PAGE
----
Item description for Nurture That Is Christian: Developmental Perspectives on Christian Education (BridgePoint Books) by James C. Wilhoit & John M. Dettoni...
Overview Christian educators have begun to benefit from developmental psychology and to understand spiritual growth physically, intellectually, emotionally, socially, and morally. In this book, noted educators offer a clear Christian perspective on developmental theory.
Promise Angels is dedicated to bringing you great books at great prices. Whether you read for entertainment, to learn, or for literacy - you will find what you want at promiseangels.com!
Studio: Baker Academic
Est. Packaging Dimensions: Length: 9.04" Width: 6.05" Height: 0.68" Weight: 1 lbs.
Release Date Apr 5, 2012
Publisher Baker Academic
Series BridgePoint Books
ISBN 0801021324 ISBN13 9780801021329
Availability 0 units.
More About James C. Wilhoit & John M. Dettoni
James C. Wilhoit (PhD, Northwestern University) is the Scripture Press Professor of Christian Formation and Ministry at Wheaton College in Wheaton, Illinois, where he has taught for thirty years. He has authored numerous books, including Spiritual Formation as if the Church Mattered. Leland Ryken (PhD, University of Oregon) is professor emeritus of English at Wheaton College in Wheaton, Illinois, and the author or editor of nearly forty books, including Words of Delight: A Literary Introduction to the Bible.
James C. Wilhoit currently resides in the state of Illinois.
Reviews - What do customers think about Nurture That Is Christian: Developmental Perspectives on Christian Education (BridgePoint Books)?
Nurture That Is Christian Nov 7, 2006
A super book that adds to my fledgling library of seminary and future profesional volumes. Many great insights and ideas.
Lots of good information Jan 17, 2006
Christian teaching is much more than getting students to acquire knowledge. Christian education is successfully affecting behavioral changes in students (249). This book is a culmination of research writings from several people. Each person's contribution to the book gives a clearer picture of the importance that developmental theories provide to Christian education. People and the environment play an important part in "developmental teaching" (20). To properly frame the premise for the book, the editors share eleven developmental assumptions. All are logical in their suppositions; however none speak of sin as a possible inhibitor to growth. In fact, the editors substantiate the fact that "secular developmentalists" do not acknowledge the effects of sin on human development (38). For instance, assumption five states, "Patterns of development are in the nature of the person" (34). This is a true statement, but some people do not develop into the person God designed them to be because they are trapped by sin. Assumption ten alludes to the effects of sin-"development and learning can be thwarted or stalemated-even a primitive person in a jungle chooses the stimuli to which he or she will attend" (36). The exclusion of the sin aspect in classic human development theories limits one's growth to genetic, environment, or other factors rather than on God who is the Creator and Maker of all life. Human development under these terms will enable persons to achieve a certain stage, but individuals will not fully become the people God intended. Theories offer a different view of people that should give Christian leaders a whole picture of the person.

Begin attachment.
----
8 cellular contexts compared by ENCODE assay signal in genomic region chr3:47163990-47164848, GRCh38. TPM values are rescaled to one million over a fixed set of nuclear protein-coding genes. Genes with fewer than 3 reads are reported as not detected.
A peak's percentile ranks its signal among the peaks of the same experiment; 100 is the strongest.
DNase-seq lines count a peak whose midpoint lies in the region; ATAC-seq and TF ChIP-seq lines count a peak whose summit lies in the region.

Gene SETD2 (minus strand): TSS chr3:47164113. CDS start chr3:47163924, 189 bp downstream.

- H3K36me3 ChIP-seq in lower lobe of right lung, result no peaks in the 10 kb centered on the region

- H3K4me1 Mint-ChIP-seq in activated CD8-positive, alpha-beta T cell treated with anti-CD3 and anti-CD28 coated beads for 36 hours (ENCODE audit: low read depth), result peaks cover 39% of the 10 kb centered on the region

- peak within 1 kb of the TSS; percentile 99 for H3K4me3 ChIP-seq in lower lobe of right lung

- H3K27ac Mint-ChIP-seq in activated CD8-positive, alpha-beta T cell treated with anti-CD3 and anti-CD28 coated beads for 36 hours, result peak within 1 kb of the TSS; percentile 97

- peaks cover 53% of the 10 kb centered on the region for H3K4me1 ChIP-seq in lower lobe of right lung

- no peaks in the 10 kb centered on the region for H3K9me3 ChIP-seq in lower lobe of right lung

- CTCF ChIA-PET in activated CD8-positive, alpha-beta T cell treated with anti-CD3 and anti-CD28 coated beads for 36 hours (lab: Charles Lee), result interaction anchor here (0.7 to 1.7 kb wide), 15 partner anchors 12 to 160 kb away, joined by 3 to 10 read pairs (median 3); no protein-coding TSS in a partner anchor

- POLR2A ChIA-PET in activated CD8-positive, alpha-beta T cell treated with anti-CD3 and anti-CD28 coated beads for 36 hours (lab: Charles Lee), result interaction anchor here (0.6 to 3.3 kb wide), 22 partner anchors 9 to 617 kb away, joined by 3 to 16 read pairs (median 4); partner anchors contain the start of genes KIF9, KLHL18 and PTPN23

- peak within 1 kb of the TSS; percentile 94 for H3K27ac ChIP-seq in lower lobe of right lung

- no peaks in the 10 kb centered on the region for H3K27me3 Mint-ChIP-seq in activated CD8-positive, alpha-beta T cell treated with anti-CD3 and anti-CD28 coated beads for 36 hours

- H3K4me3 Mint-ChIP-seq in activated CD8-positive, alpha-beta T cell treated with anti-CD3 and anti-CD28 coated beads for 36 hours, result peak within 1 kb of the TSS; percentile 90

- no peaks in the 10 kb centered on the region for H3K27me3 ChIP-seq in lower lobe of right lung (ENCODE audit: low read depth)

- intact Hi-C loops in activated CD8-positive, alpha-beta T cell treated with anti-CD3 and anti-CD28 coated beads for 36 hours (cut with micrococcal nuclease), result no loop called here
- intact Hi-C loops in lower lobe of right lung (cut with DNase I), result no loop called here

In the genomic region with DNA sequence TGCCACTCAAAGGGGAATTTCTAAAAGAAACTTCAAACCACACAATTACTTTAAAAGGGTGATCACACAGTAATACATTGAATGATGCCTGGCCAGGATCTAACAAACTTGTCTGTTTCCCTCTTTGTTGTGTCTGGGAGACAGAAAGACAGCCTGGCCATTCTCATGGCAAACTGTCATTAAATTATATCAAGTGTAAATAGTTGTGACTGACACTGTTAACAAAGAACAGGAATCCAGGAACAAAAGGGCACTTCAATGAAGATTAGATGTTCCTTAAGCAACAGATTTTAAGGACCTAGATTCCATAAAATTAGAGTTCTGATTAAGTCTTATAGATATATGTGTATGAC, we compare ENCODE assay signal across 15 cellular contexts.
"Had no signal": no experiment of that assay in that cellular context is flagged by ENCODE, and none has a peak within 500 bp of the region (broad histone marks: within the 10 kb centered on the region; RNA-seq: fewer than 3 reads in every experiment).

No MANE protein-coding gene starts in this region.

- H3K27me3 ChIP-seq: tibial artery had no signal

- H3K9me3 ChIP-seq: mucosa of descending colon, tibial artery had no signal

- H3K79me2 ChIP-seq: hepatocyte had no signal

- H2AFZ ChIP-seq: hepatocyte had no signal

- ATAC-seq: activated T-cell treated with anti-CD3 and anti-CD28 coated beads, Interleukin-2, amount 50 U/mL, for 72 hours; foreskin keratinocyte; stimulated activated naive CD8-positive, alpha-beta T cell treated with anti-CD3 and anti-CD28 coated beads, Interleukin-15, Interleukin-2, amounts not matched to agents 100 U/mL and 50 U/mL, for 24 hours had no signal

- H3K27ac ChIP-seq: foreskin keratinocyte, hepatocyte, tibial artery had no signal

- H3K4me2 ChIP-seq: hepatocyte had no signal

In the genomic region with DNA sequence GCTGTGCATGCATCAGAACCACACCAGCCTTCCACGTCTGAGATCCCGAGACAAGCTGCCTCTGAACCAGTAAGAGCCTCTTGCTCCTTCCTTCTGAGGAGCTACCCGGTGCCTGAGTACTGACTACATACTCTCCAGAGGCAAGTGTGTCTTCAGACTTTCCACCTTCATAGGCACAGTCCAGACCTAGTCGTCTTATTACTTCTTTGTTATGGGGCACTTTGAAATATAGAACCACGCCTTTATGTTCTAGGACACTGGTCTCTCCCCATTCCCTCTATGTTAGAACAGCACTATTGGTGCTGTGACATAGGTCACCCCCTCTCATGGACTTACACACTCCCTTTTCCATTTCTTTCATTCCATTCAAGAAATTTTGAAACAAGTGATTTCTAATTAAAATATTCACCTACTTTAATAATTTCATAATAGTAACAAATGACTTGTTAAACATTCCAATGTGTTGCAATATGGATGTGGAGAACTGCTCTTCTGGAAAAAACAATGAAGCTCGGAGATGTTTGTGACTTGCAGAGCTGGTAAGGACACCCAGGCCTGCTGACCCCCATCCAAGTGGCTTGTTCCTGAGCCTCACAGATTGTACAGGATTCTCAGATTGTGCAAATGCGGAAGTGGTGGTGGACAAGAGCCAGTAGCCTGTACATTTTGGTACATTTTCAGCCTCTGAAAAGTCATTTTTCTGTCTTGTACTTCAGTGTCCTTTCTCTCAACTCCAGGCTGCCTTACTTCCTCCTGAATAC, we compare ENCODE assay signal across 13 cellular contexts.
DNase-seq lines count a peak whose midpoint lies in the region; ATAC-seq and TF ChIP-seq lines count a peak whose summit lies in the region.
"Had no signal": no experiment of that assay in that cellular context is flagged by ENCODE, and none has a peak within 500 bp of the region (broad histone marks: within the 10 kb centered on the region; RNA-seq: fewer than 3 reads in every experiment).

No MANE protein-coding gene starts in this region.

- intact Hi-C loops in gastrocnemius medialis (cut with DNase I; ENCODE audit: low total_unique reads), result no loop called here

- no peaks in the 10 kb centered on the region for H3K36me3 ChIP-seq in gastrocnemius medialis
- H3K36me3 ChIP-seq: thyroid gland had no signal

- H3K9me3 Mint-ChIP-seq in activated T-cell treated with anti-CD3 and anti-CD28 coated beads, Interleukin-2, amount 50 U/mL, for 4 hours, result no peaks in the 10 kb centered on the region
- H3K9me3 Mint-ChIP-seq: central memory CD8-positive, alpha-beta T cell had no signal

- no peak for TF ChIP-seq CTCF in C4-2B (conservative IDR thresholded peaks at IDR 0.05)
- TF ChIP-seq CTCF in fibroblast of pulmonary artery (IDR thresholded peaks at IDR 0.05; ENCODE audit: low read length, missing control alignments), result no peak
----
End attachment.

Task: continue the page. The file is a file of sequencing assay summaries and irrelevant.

A difficult subject that is made easy to understand Apr 26, 2003
This was a text that I used in my "Spiritual Formation and Discipleship" class at Lee University. The book does an excellent job at merging developmental psychology and the Scriptures, to present a unique Christian prespective on the world of developmental psychology, and how the Church can make use of it.